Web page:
Bartok: String Quartet No. 1; String Quartet No. 3; String Quartet No. 4

Our rating 
4.0 out of 5 star rating 4.0

LABELS: Channel
WORKS: String Quartet No. 1; String Quartet No. 3; String Quartet No. 4
PERFORMER: Orpheus Quartet
Two decades have elapsed since the Tokyo recorded its first Bartók cycle for DG. Then, the ensemble possessed phenomenal tonal diversity, and its earlier thoughts on the six quartets are rarely superseded in this new digital traversal, intelligently coupled with the two Janácek quartets. Its current leader, Peter Oundjian, plays superbly, though one misses subtleties of voicing and timbre and, most of all, the overwhelming impression that this cycle evolves organically and inevitably.


Intimate Letters, the second of Janácek’s two quartets was, declared the 74-year-old composer, ‘written in fire’; you’d guess as much here, and in the Tokyo’s account of the Tolstoy-inspired The Kreutzer Sonata (No. 1), but again, razor-honed precision, though mightily impressive, robs the music of its essential humanity. Recorded sound is vivid, though less natural than Erato’s engineering for the Keller Quartet.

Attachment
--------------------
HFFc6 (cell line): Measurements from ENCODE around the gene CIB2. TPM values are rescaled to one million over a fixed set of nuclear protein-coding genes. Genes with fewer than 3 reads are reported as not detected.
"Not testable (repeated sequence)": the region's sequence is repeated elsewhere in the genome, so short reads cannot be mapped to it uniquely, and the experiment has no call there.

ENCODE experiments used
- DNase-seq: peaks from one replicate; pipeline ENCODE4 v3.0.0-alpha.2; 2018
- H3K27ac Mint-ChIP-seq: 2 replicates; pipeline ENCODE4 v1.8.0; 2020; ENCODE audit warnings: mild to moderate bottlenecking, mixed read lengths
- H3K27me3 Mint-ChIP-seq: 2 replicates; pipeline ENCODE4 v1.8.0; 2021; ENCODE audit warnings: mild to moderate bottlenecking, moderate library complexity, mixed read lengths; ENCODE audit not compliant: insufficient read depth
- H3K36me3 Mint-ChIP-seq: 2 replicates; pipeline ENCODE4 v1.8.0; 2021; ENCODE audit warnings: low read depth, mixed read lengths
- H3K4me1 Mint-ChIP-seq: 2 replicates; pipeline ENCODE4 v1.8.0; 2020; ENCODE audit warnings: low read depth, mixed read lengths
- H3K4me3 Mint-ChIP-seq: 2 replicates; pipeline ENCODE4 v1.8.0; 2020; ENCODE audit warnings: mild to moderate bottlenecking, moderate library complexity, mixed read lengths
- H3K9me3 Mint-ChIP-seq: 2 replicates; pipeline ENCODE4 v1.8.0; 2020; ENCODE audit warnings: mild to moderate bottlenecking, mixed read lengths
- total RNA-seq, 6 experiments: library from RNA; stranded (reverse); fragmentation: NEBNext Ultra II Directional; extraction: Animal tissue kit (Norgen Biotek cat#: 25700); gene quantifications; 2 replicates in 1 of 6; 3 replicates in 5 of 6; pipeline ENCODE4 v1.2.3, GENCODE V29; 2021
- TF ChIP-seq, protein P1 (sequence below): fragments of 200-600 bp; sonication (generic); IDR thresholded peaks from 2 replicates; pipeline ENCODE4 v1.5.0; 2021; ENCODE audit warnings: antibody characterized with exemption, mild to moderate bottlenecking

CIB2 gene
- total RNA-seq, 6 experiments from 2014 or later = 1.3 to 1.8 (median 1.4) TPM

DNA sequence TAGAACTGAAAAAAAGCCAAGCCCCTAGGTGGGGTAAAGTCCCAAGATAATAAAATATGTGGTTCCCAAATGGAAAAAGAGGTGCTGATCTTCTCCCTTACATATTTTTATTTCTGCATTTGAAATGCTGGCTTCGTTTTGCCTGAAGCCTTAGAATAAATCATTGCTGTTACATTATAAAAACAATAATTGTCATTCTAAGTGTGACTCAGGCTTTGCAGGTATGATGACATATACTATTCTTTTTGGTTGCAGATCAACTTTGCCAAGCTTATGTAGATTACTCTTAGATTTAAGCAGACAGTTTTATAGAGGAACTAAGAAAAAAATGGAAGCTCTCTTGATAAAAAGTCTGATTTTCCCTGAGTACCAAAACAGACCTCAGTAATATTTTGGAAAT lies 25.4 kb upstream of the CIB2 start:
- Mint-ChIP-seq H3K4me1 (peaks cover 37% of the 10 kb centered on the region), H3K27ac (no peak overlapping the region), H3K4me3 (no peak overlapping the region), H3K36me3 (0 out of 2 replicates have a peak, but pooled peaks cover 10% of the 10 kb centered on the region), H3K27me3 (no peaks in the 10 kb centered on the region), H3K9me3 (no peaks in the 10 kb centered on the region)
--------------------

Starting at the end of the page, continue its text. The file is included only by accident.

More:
Bartók’s Quartets Nos 1, 3 and 4 are played with authority and erudite technical command by the Orpheus Quartet; they are cogently disciplined readings, over-brimming with incident, and very capably engineered, too. Yet despite their summary virtues, neither the Tokyo or Orpheus Quartets will displace the Kellers as legitimate heirs of the seminal Végh Quartet tradition in these works. Michael Jameson